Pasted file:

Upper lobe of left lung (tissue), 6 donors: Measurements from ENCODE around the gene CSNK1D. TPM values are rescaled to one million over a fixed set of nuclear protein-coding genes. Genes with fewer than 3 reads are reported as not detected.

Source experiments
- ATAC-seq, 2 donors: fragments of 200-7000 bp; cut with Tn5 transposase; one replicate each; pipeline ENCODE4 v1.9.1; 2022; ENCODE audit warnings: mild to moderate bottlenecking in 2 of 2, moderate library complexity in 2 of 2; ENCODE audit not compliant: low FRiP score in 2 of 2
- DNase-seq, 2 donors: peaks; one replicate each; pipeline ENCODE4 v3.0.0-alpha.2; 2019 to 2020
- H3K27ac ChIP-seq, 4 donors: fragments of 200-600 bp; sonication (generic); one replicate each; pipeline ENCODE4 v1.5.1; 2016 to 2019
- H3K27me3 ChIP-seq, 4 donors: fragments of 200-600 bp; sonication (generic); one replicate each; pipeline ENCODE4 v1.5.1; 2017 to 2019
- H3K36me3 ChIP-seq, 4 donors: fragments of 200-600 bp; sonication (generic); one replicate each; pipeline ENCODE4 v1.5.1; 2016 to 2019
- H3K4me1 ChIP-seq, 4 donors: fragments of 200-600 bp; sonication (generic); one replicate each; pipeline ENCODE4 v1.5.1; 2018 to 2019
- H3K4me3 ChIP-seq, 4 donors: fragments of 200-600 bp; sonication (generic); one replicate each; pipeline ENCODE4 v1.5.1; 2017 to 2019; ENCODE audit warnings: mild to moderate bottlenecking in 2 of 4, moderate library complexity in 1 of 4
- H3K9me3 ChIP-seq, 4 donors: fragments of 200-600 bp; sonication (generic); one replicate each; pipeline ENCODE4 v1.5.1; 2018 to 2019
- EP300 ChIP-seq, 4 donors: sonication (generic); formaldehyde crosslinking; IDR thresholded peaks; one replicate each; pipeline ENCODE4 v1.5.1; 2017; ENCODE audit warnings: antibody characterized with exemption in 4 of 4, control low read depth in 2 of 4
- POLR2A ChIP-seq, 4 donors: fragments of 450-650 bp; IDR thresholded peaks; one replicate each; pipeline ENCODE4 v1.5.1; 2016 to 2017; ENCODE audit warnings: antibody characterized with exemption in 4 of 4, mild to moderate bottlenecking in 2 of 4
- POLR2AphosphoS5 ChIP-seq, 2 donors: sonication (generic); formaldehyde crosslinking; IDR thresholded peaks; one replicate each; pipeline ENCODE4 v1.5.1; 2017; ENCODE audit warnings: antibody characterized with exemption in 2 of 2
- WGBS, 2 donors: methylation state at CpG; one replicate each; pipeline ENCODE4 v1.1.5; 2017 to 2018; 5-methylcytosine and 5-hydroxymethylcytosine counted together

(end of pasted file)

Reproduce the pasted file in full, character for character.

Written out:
Upper lobe of left lung (tissue), 6 donors: Measurements from ENCODE around the gene CSNK1D. TPM values are rescaled to one million over a fixed set of nuclear protein-coding genes. Genes with fewer than 3 reads are reported as not detected.

Source experiments
- ATAC-seq, 2 donors: fragments of 200-7000 bp; cut with Tn5 transposase; one replicate each; pipeline ENCODE4 v1.9.1; 2022; ENCODE audit warnings: mild to moderate bottlenecking in 2 of 2, moderate library complexity in 2 of 2; ENCODE audit not compliant: low FRiP score in 2 of 2
- DNase-seq, 2 donors: peaks; one replicate each; pipeline ENCODE4 v3.0.0-alpha.2; 2019 to 2020
- H3K27ac ChIP-seq, 4 donors: fragments of 200-600 bp; sonication (generic); one replicate each; pipeline ENCODE4 v1.5.1; 2016 to 2019
- H3K27me3 ChIP-seq, 4 donors: fragments of 200-600 bp; sonication (generic); one replicate each; pipeline ENCODE4 v1.5.1; 2017 to 2019
- H3K36me3 ChIP-seq, 4 donors: fragments of 200-600 bp; sonication (generic); one replicate each; pipeline ENCODE4 v1.5.1; 2016 to 2019
- H3K4me1 ChIP-seq, 4 donors: fragments of 200-600 bp; sonication (generic); one replicate each; pipeline ENCODE4 v1.5.1; 2018 to 2019
- H3K4me3 ChIP-seq, 4 donors: fragments of 200-600 bp; sonication (generic); one replicate each; pipeline ENCODE4 v1.5.1; 2017 to 2019; ENCODE audit warnings: mild to moderate bottlenecking in 2 of 4, moderate library complexity in 1 of 4
- H3K9me3 ChIP-seq, 4 donors: fragments of 200-600 bp; sonication (generic); one replicate each; pipeline ENCODE4 v1.5.1; 2018 to 2019
- EP300 ChIP-seq, 4 donors: sonication (generic); formaldehyde crosslinking; IDR thresholded peaks; one replicate each; pipeline ENCODE4 v1.5.1; 2017; ENCODE audit warnings: antibody characterized with exemption in 4 of 4, control low read depth in 2 of 4
- POLR2A ChIP-seq, 4 donors: fragments of 450-650 bp; IDR thresholded peaks; one replicate each; pipeline ENCODE4 v1.5.1; 2016 to 2017; ENCODE audit warnings: antibody characterized with exemption in 4 of 4, mild to moderate bottlenecking in 2 of 4
- POLR2AphosphoS5 ChIP-seq, 2 donors: sonication (generic); formaldehyde crosslinking; IDR thresholded peaks; one replicate each; pipeline ENCODE4 v1.5.1; 2017; ENCODE audit warnings: antibody characterized with exemption in 2 of 2
- WGBS, 2 donors: methylation state at CpG; one replicate each; pipeline ENCODE4 v1.1.5; 2017 to 2018; 5-methylcytosine and 5-hydroxymethylcytosine counted together